I recently acquired a copy of “Flashdance...What A Feeling”. It’s a single release on a 45 record from 1983. It reminds me of a passion I once had.
In early 1983, I was six years old. I can’t recall what time of year it was, but my parents took me to the movie theatre. We watched, “Flashdance” for the first time. I often wonder now what they were thinking, I wouldn’t take a six year old to that picture. Nevertheless, I saw it, bigger than life. It must have made some kind of impression on me, because I spent the next few years completely engrossed in the theme song. Dancing my young little heart out. Over and over again, I’d dance to the entire soundtrack. I had it on cassette, and would blast it full blast on the living room stereo. I believe it was an emerson. Complete with a record player, 8-track, cassette deck, and radio. Two giant speakers took their places on either side of the unit, and it all rested on an old dining room sideboard.
It was the theme song, though, that truly motivated me. The music starts, and I am on the floor: still. My head hangs, chin on my chest, arms at me sides, hands on the floor. My legs tucked under me, and my back to my audience. I make myself so small, insignificant on the stage in my mind. Then the words begin, and I rise from the ground, like a lotus from the depths, back still turned to the audience. “First when there’s nothing, but a slow, glowing dream.” Carefully moving to the swell of music, I begin to move. I raise my hands to the sky. I believe it was graceful and powerful, but I never saw myself dance. I just felt that it was so. It is what I believed, and it was my means of conveying the emotion that the song evoked.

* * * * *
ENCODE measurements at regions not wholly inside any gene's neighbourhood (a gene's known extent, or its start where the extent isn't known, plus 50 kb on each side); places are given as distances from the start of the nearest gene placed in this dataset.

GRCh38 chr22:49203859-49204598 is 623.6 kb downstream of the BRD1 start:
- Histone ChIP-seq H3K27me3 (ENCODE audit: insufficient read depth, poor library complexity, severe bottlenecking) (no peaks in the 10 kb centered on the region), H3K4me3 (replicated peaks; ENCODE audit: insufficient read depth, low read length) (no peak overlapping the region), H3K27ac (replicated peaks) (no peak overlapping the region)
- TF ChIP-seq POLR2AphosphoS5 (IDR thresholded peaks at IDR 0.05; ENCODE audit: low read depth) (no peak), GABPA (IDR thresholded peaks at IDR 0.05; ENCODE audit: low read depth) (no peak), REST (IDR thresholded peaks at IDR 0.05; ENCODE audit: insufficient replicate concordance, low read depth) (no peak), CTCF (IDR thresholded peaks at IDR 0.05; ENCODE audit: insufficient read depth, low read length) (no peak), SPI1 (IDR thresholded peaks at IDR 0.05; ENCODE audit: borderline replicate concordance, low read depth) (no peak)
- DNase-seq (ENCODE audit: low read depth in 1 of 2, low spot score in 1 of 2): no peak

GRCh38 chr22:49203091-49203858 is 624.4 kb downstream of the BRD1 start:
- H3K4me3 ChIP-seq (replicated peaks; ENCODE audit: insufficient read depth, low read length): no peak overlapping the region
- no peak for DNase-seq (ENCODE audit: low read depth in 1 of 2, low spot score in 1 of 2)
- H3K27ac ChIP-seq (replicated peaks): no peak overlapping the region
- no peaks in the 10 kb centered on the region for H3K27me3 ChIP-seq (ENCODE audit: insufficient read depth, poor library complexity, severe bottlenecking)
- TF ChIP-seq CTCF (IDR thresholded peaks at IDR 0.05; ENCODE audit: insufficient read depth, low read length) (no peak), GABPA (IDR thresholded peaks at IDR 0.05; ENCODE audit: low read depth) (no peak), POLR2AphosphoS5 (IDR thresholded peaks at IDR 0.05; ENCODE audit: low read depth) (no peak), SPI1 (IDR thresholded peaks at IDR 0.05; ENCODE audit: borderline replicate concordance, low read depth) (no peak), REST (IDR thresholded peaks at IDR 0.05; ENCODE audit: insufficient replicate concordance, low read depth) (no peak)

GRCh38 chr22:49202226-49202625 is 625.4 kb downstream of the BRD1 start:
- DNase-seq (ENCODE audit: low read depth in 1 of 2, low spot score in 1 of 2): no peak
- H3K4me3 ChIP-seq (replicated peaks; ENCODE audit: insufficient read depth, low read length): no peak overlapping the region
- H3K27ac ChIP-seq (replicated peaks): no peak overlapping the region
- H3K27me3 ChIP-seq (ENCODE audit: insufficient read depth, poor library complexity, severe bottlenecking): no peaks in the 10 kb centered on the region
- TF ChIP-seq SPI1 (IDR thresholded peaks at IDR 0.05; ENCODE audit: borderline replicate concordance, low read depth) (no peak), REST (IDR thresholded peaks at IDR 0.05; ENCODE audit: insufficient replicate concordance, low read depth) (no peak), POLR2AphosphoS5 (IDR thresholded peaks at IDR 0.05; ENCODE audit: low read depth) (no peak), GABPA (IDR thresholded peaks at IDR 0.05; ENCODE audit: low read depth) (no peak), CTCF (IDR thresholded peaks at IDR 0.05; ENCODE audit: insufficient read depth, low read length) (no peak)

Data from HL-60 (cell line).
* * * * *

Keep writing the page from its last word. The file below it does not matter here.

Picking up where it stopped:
“All alone I have cried silent tears full of pride. In a world made of steel. Made of stone”, then the pace of the music increases. I turn to face my audience. I move through my motions as the song progresses.
“Well, I hear the music. close my eyes, feel the rhythm wrap around take a hold of my heart”.
“What a feeling!”, and the music changes intensity. I kick my legs high above my head, jump and spin, and cartwheel! “Take your passion and make it happen”...my soul and my dance soar in unity. Spinning (I was a particularly good spinner in ballet) and dancing throughout the giant living room stage.
The music fades out with the words, “I can have it all”. I stand center stage, facing my audience, and bow my head, triumphant.
I practiced alone often in the living room. But that wasn’t all. I shared this particular dance every chance I got. Talent shows, church events, family reunions, private viewings for friends and family in the living room theatre.
I was a tiny dancer, always small for my age.Unbeknownst to me, I also had a heart arrhythmia. I don’t recall the doctor saying when I was 12 that I should stop dancing, but it seemed at home that there was that expectation. I stopped dancing without complaint or tears, seemingly, I had a high threshold for disappointment. In my life since, I’ve never been told that a strange heart rhythm is physically limiting in any sense. So I’m not really sure why I stopped. I do know that listening to this song again, with intensity of memory and its overarching theme, that there will never be any reason for me to set my passions aside again.
Today, I once again perform my dance for anyone who reads this. Reconnecting with that little girl, I bow my head before you, triumphant! I practice my passion of creativity everyday, figuratively dancing my way through life.